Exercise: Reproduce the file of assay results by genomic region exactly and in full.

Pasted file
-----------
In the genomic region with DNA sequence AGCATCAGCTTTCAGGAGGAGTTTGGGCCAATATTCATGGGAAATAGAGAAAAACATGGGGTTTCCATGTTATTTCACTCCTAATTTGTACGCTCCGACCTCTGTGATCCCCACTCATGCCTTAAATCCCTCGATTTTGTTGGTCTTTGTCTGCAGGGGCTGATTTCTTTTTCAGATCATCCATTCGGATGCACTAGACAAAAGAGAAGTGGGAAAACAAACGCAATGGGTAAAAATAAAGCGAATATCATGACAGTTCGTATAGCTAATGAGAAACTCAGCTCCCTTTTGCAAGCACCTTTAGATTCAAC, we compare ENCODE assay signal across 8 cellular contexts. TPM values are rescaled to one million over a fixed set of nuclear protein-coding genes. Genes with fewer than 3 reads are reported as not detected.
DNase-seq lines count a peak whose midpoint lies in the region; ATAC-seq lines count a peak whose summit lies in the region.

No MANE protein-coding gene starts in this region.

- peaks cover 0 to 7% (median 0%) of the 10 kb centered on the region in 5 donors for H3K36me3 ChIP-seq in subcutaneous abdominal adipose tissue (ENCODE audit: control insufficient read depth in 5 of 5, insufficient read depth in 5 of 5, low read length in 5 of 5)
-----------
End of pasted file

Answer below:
In the genomic region with DNA sequence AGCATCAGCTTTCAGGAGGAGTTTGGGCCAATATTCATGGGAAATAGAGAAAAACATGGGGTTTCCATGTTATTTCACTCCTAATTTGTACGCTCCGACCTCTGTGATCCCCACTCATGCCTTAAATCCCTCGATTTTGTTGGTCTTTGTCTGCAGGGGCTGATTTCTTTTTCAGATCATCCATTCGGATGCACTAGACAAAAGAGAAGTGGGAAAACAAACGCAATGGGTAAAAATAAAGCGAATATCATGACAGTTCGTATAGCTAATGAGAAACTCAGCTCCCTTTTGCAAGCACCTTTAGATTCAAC, we compare ENCODE assay signal across 8 cellular contexts. TPM values are rescaled to one million over a fixed set of nuclear protein-coding genes. Genes with fewer than 3 reads are reported as not detected.
DNase-seq lines count a peak whose midpoint lies in the region; ATAC-seq lines count a peak whose summit lies in the region.

No MANE protein-coding gene starts in this region.

- peaks cover 0 to 7% (median 0%) of the 10 kb centered on the region in 5 donors for H3K36me3 ChIP-seq in subcutaneous abdominal adipose tissue (ENCODE audit: control insufficient read depth in 5 of 5, insufficient read depth in 5 of 5, low read length in 5 of 5)